How to “Explain Everything”

If the latest version of the NMC Horizon Report Higher Education Edition is any indication, tablet computing continues to be at the forefront of higher education trends. As a new tablet owner myself, I have been looking for more ways to incorporate it into my daily work life aside from reading email, taking notes and enjoying the occasional YouTube video. Also, as more librarians are using tablets for roving reference or during instructional sessions, it’s interesting to consider how shifting more of our day-to-day work to tablets might look.

Given the increasing number of librarians interested and involved in creating online instructional materials, one area to explore in tablet computing is screencasting and screencapture applications which allow librarians to do this type of work on-the-go.

Explain Everything

One of my favorite applications I’ve found so far for screencasting from my iPad is Explain Everything. Explain Everything is an iOS app which allows you to interact with images and presentations on your iPad, including adding annotations and recording live animation or voice narration.

Creating and Editing Projects

To begin a new project in Explain Everything, you can upload images (JPG or PNG), upload other compatible files (including PDF or RTF and PowerPoint, Excel, Word, Pages or Numbers files), or start from scratch with a blank project. Projects are presented as a series of slides, with new pages or images from imported documents each appearing as separate slides. You can rearrange, duplicate, insert, and delete slides within the Explain Everything project.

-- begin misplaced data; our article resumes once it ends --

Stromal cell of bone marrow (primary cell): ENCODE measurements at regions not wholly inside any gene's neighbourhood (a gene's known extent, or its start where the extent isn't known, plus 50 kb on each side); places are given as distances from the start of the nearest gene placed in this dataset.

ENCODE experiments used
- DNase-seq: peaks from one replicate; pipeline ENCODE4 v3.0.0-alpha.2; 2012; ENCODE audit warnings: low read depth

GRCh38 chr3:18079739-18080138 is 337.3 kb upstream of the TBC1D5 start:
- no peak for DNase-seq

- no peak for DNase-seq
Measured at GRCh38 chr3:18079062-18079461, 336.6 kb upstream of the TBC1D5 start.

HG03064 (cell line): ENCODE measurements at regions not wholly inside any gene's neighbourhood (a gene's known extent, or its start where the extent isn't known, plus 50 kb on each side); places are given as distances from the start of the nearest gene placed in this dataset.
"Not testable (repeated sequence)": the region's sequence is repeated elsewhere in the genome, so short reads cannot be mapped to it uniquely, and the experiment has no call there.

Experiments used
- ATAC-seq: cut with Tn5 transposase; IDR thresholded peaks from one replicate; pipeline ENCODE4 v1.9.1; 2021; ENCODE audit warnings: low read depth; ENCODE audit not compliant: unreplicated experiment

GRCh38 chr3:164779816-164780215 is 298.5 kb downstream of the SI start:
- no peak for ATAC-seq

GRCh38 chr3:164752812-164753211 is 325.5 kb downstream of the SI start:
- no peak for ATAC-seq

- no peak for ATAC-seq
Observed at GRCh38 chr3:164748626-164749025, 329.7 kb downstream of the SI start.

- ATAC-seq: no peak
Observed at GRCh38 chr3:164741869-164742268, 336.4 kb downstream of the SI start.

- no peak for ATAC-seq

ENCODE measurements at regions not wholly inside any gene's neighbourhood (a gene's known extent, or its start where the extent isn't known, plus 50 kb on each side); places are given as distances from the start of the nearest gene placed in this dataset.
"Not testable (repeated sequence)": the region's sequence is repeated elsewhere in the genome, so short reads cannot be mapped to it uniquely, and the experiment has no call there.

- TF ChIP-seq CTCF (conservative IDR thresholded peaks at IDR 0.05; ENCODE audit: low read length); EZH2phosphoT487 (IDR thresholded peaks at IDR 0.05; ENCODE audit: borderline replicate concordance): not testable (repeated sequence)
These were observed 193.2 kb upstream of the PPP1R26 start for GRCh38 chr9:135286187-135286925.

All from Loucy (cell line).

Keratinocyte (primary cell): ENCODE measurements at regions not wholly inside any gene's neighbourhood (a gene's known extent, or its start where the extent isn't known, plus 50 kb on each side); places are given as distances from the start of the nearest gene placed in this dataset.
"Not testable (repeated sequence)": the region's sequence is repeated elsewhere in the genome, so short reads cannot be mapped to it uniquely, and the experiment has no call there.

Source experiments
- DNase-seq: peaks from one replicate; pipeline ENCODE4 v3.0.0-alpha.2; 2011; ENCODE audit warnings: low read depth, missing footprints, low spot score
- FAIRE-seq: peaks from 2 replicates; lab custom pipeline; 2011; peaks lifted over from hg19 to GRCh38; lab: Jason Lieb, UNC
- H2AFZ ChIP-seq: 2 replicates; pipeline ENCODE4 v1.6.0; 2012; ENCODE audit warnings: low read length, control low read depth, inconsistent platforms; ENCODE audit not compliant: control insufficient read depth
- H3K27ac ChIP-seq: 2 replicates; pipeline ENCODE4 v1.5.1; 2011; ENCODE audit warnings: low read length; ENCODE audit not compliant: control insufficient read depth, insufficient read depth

Explain Everything Home screen

Explain Everything home screen displaying saved projects.

Once a project is created, you can manipulate objects using the interactive white board. Tools in the whiteboard allow for adding new slides, annotating or free-hand drawing, inserting shapes or typed text, adding additional images, and opening a live browser window. You can also rotate, resize, and delete objects.

Explain Everything Whiteboard

Editing and recording interactive whiteboard in Explain Everything. Image created using Skitch

Recording

In addition to manipulating the slides on screen, you can record a presentation or screencast. Using the “Record” button on the bottom of the whiteboard will capture your live annotation, object manipulations, laser pointer, and voice narration. You can continuously record while navigating from slide to slide, and easily pause the recording during interruptions.

Since Explain Everything also allows you to open a live browser window, you can easily create projects which demonstrate online resources. This is particularly nice for libraries as we create guides for users to reference when interacting with our online catalogs, databases, etc. Unfortunately Explain Everything’s recording capabilities may not capture some online animations (including pop up windows and javascript), which can make it difficult to demonstrate certain interactive online activities (like typing into a search box).

For demonstration purposes, you can see a couple of quick videos I created using the recording function.

Saving and Exporting

One of the best features of Explain Everything is its ability to export projects in different formats to different locations. Projects can be exported as Explain Everything’s XPL format, or as PDFs, images (PNG), and videso (MOV/MP4), and can be saved to various places like the iPad camera roll or Youtube, as well as your favorite cloud storage service (including Evernote, Dropbox, and Google Drive). You can also adjust the quality and size of exported images and videos, though the quality of its compressed videos may leave something to be desired for some users.